U.S. Sen. Tommy Tuberville (R-Auburn) authored the following op-ed in the National Review outlining his reintroduction of the Protection of Women and Girls in Sports Act to preserve Title IX protections and ensure safe, fair competition for female athletes. The reintroduction of this legislation comes as the U.S. Department of Education is moving forward to implement new rules in May that will allow biological males to compete in girls’ and women’s sports beginning in the 2023-2024 school year.
As a coach, you train the athletes on your team to prepare well, play hard, and finish strong. Your athletes, in return, trust and expect you to make the right calls to help them win. Finding a successful game strategy can be challenging because you are constantly evaluating and adjusting it based on the team’s performance. It is rare to find one perfect game strategy that can apply to all teams and talents.
However, 50 years ago, we discovered a winning strategy for all of America’s female athletes: Title IX. Signed into law in 1972, the 37 words of this relatively simple legislation empowered women to win by leveling the playing field and providing them access to the same athletic opportunities that their male counterparts enjoyed.
That level playing field is now under attack by activists who care more about politics than what’s best for female athletes. Their undoing of the success of Title IX, by forcing institutions to allow biological males to compete against women and girls, is an obscene distortion of the law and a slap in the face to hardworking female athletes across the country.
We must protect women’s sports. That is why … I reintroduced the Protection of Women and Girls in Sports Act to push back against the far left’s attempts to destroy women’s sports, and to preserve the opportunities they have provided female athletes for half a century. My legislation would require institutions to recognize an athlete’s gender as what it was at birth and stop giving federal funding to any program or institution that allows biological males in women’s sports.
Numbers prove the undeniable success of Title IX. Since the law’s enactment, participation in female sports has increased by more than 600 percent, which has also made educational opportunities for young women more accessible. During the last 50 years, the number of female college graduates in the United States increased dramatically from 8 to 40 percent.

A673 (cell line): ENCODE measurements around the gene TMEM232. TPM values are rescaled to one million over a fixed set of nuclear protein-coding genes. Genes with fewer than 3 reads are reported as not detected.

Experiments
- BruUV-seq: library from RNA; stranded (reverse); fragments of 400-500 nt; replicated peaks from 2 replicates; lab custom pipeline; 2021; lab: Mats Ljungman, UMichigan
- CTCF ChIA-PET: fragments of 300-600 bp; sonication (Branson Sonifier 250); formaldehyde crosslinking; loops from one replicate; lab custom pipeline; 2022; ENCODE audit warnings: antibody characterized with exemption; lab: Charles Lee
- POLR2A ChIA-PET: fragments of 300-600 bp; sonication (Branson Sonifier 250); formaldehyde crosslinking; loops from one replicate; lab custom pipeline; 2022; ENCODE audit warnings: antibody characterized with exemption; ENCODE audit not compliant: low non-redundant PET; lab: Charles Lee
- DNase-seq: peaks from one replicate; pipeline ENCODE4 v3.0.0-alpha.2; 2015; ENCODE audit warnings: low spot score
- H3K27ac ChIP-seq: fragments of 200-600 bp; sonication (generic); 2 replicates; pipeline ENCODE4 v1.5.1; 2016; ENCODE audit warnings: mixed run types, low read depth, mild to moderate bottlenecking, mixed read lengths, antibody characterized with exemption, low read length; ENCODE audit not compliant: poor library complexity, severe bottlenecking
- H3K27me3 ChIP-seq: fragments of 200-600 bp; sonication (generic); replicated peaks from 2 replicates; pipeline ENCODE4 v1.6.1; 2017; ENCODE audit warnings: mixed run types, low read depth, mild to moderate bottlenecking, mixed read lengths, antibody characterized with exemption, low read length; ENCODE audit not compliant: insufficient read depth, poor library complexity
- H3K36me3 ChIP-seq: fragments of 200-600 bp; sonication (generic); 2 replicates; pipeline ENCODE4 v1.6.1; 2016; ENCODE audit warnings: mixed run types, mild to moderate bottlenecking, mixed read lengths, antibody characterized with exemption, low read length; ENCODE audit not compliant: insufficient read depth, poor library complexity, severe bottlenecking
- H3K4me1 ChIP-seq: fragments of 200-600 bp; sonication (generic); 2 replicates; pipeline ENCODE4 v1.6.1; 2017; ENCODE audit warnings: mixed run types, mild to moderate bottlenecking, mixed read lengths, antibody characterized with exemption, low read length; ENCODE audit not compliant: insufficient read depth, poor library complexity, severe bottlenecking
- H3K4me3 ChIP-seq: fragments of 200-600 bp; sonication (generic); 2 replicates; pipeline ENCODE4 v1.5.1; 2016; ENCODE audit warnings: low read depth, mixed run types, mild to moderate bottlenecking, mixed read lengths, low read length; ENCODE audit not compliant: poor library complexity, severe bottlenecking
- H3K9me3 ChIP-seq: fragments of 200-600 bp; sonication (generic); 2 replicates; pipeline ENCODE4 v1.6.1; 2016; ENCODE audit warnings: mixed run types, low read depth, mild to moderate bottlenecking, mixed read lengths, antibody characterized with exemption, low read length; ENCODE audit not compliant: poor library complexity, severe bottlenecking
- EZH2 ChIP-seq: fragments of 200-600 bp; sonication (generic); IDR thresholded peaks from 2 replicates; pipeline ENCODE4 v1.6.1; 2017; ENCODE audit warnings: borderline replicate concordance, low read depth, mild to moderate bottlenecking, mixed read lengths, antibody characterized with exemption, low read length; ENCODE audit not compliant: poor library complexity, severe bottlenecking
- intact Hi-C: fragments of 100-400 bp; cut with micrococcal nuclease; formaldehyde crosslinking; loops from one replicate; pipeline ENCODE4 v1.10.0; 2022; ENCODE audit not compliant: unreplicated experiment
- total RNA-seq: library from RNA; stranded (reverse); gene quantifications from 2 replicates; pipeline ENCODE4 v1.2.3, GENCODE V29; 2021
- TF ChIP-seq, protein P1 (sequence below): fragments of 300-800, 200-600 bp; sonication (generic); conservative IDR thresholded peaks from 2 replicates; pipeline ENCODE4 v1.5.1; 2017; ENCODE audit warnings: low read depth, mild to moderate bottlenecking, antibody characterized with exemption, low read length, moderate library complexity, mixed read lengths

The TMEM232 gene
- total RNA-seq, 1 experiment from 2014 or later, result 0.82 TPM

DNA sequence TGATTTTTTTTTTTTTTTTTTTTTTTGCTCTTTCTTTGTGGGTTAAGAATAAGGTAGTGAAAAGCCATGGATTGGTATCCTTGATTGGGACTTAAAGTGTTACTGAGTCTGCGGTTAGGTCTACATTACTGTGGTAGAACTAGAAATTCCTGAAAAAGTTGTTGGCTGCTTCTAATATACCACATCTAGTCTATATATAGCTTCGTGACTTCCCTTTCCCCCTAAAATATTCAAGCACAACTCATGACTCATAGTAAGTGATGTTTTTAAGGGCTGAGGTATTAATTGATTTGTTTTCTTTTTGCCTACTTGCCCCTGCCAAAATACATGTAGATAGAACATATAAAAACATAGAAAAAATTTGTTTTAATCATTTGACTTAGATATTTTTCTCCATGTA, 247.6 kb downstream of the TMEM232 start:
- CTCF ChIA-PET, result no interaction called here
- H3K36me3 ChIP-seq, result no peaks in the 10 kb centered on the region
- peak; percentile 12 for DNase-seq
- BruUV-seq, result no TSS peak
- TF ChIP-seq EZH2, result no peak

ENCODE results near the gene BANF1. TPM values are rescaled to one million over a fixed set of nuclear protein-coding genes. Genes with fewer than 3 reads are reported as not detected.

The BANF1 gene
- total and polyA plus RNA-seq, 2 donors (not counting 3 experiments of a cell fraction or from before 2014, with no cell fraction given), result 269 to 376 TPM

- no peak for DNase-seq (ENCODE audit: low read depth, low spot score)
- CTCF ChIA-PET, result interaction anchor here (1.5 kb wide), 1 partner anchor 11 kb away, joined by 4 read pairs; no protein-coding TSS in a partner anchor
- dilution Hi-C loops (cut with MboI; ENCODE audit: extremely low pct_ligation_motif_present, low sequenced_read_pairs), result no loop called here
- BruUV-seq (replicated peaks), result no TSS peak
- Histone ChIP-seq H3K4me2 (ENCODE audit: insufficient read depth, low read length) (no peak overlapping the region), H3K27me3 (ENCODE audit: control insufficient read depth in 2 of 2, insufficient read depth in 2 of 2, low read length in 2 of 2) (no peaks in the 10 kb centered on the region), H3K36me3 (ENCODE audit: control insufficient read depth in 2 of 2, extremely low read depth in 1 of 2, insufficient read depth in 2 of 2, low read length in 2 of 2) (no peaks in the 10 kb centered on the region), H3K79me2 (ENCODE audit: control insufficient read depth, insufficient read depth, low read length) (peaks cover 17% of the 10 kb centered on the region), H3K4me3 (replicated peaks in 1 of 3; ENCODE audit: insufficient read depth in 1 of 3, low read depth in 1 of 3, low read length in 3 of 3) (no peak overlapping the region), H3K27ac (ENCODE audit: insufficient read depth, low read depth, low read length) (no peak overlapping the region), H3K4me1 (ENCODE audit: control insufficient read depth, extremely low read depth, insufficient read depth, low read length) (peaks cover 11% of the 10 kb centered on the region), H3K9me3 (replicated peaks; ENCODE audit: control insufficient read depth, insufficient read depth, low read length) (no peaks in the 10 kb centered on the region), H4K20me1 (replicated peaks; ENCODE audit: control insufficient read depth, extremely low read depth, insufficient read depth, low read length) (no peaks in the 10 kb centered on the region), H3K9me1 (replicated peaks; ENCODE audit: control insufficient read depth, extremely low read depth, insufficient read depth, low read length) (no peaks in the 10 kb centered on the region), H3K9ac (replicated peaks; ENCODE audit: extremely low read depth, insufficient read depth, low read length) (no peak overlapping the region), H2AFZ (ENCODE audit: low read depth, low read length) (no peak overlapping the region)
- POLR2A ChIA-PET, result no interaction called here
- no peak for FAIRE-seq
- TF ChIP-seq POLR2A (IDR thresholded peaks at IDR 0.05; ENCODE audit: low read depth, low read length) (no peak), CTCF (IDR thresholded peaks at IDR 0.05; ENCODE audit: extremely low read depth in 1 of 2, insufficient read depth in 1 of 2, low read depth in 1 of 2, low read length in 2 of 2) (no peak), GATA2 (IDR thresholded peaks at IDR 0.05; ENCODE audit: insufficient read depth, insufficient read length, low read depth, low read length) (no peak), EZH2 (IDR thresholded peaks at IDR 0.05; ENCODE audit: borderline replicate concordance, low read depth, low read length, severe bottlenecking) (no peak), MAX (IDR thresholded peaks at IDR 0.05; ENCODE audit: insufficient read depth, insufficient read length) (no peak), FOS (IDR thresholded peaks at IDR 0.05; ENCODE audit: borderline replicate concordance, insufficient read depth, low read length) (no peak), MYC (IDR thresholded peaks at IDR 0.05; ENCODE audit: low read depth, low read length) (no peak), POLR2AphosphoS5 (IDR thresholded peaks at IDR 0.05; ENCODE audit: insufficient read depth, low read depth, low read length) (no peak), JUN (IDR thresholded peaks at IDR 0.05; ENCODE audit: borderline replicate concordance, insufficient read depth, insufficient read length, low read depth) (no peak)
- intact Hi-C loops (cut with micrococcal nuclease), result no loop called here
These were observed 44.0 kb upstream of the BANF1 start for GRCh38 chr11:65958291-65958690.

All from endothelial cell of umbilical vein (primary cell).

Sadly, President Joe Biden’s Department of Education is taking a wrecking ball to Title IX and opting for a new agenda that puts female athletes on the losing side. The very law that was created to bring about fairness and protection for women’s sports is being used to force women to the sidelines.
Last year, on the 50th anniversary of Title IX, the Department of Education proposed a new rule to allow biological males to compete in women’s sports, citing the change as more “inclusive.” I submitted a public comment to the proposed rule change and discussed seeing the positive impacts of Title IX firsthand, four years after its enactment, while coaching girls’ basketball at Hermitage High School in Arkansas.
But like those of many other athletes, coaches, educators, and parents, my concerns were ignored by Secretary Miguel Cardona as the Department of Education charged ahead with plans to finalize this change in May. It’s expected that the rule will go into effect for the 2023–24 school year, meaning that many coaches will have to begin opening their girls’ and women’s teams, fields, and locker rooms to biological males — or face the consequences.
That is not safe, and it is not fair.
There is nothing inclusive about forcing female athletes who train all their lives in hopes of achieving first place to instead compete for second, third, and fourth place because the top spot is invariably taken by athletes who have obvious physical advantages associated with their gender. Biological men have won 28 women’s sports titles since 2003.
This number will only increase when the boundaries are completely removed.
Riley Gaines, a former twelve-time All-American swimmer, has bravely shared her experience of being forced to share a locker room with a biological male who took the top spot from her and her female competitors at the 2021 NCAA championships. Riley worked for that honor all her life yet had to give up her achievements to an unfairly advantaged competitor because the NCAA didn’t stand up for her.
It’s shameful. Countless other women and girls stand to endure the same treatment if these Title IX protections are removed.
Our leaders, especially our representatives in Congress, do not have the right to say they support girls and women if they stand by and do nothing as women’s opportunities are stripped away.
Millions of current and future female athletes are looking to us, and we must keep a successful, fair game plan in place. Female athletes deserve recognition for their successes on and off the field. That recognition must start with action to ensure that the field remains level for generations to come.
Sen. Tommy Tuberville is a member of the Senate Armed Services, Agriculture, Veterans’ Affairs, and HELP Committees.